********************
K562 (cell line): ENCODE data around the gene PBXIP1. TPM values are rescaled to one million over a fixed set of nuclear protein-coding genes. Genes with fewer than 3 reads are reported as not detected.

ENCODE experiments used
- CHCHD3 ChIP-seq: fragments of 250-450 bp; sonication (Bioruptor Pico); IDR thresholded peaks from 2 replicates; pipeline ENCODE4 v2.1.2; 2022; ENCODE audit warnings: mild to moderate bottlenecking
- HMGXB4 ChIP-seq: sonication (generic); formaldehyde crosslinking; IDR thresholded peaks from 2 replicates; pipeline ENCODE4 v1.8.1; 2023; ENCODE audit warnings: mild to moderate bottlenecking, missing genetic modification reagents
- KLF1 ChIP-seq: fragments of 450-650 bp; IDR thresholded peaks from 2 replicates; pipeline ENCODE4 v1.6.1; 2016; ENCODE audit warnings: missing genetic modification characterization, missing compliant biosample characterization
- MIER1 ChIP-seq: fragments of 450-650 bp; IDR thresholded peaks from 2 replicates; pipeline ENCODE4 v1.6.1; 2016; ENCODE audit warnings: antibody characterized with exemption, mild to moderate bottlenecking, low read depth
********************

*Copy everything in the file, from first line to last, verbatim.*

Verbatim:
K562 (cell line): ENCODE data around the gene PBXIP1. TPM values are rescaled to one million over a fixed set of nuclear protein-coding genes. Genes with fewer than 3 reads are reported as not detected.

ENCODE experiments used
- CHCHD3 ChIP-seq: fragments of 250-450 bp; sonication (Bioruptor Pico); IDR thresholded peaks from 2 replicates; pipeline ENCODE4 v2.1.2; 2022; ENCODE audit warnings: mild to moderate bottlenecking
- HMGXB4 ChIP-seq: sonication (generic); formaldehyde crosslinking; IDR thresholded peaks from 2 replicates; pipeline ENCODE4 v1.8.1; 2023; ENCODE audit warnings: mild to moderate bottlenecking, missing genetic modification reagents
- KLF1 ChIP-seq: fragments of 450-650 bp; IDR thresholded peaks from 2 replicates; pipeline ENCODE4 v1.6.1; 2016; ENCODE audit warnings: missing genetic modification characterization, missing compliant biosample characterization
- MIER1 ChIP-seq: fragments of 450-650 bp; IDR thresholded peaks from 2 replicates; pipeline ENCODE4 v1.6.1; 2016; ENCODE audit warnings: antibody characterized with exemption, mild to moderate bottlenecking, low read depth